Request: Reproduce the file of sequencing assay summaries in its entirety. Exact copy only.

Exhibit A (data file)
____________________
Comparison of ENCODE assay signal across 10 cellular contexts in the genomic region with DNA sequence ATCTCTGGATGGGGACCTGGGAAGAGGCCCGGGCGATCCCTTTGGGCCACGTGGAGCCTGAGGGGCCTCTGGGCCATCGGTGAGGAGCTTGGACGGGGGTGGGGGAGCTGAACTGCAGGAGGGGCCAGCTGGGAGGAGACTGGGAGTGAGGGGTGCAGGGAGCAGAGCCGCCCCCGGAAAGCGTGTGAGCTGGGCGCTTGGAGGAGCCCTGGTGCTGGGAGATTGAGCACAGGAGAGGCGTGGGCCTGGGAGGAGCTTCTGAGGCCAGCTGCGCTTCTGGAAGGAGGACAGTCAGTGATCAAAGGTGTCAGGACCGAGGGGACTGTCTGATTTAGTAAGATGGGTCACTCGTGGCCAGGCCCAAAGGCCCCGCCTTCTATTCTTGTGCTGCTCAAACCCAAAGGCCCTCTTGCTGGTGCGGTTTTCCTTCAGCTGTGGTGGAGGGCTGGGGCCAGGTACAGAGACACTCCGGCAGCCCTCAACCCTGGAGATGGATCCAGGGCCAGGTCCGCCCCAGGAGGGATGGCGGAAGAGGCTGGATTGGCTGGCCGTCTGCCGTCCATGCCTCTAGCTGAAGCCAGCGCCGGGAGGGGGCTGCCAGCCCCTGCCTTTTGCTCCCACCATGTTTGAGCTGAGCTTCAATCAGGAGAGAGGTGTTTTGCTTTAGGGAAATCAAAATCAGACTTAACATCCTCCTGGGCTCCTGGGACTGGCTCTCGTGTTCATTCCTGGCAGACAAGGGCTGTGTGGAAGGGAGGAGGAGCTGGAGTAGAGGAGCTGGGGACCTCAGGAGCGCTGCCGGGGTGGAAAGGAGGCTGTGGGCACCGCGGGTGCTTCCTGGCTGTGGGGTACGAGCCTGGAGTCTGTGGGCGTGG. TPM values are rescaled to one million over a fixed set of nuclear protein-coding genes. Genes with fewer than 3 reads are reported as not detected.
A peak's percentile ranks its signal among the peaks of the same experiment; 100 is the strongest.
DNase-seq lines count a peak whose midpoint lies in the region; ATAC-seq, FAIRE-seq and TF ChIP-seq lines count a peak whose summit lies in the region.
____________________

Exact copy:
Comparison of ENCODE assay signal across 10 cellular contexts in the genomic region with DNA sequence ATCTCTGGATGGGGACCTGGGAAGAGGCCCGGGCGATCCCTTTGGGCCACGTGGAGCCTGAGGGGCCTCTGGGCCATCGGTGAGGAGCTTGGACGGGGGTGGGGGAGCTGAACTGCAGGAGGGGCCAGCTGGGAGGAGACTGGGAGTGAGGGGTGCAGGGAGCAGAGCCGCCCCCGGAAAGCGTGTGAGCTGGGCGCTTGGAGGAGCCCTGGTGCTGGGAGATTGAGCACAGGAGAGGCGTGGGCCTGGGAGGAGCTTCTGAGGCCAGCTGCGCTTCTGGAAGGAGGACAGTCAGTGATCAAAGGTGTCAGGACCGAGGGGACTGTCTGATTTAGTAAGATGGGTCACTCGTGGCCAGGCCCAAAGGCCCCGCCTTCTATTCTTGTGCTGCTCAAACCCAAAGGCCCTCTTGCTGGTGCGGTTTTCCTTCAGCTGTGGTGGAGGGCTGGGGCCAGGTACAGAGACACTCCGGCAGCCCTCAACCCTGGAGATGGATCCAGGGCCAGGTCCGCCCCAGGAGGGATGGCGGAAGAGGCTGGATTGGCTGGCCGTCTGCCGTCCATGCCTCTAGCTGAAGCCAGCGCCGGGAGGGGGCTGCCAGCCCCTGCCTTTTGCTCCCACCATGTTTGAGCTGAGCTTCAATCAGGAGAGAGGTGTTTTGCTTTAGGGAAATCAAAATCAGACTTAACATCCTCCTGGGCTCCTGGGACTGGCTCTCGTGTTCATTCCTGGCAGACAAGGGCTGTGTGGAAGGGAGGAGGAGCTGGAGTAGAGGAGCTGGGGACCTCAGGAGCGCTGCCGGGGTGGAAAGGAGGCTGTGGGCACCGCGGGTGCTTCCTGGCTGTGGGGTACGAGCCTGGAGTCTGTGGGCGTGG. TPM values are rescaled to one million over a fixed set of nuclear protein-coding genes. Genes with fewer than 3 reads are reported as not detected.
A peak's percentile ranks its signal among the peaks of the same experiment; 100 is the strongest.
DNase-seq lines count a peak whose midpoint lies in the region; ATAC-seq, FAIRE-seq and TF ChIP-seq lines count a peak whose summit lies in the region.